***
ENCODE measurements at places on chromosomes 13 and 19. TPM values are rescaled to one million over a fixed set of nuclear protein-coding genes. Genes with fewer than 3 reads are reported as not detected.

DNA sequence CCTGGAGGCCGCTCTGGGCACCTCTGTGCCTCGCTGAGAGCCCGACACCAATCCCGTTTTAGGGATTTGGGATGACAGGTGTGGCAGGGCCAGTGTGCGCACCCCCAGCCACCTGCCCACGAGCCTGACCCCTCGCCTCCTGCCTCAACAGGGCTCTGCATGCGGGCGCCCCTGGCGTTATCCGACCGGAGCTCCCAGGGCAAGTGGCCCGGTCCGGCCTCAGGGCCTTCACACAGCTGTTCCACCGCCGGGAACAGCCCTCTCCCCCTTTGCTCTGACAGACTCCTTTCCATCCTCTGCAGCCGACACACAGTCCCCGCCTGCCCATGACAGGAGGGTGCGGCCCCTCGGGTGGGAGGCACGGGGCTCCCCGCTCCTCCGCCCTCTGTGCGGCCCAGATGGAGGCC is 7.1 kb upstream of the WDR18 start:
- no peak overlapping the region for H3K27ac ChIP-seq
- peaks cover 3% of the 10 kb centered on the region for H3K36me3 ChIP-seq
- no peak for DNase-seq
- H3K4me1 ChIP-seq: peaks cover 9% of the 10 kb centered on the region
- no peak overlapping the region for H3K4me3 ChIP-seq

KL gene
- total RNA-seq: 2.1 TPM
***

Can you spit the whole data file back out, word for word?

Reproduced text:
ENCODE measurements at places on chromosomes 13 and 19. TPM values are rescaled to one million over a fixed set of nuclear protein-coding genes. Genes with fewer than 3 reads are reported as not detected.

DNA sequence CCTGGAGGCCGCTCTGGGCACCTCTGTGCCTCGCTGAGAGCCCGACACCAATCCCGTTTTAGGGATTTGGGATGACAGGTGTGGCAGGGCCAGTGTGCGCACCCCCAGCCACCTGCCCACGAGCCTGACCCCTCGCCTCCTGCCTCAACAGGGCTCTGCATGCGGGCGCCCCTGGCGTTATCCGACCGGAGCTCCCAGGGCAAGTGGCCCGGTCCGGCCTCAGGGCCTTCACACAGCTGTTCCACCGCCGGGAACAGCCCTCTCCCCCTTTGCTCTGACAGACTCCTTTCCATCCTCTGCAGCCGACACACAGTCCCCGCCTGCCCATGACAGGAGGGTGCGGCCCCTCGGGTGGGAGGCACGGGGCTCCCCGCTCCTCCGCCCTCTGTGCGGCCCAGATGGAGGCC is 7.1 kb upstream of the WDR18 start:
- no peak overlapping the region for H3K27ac ChIP-seq
- peaks cover 3% of the 10 kb centered on the region for H3K36me3 ChIP-seq
- no peak for DNase-seq
- H3K4me1 ChIP-seq: peaks cover 9% of the 10 kb centered on the region
- no peak overlapping the region for H3K4me3 ChIP-seq

KL gene
- total RNA-seq: 2.1 TPM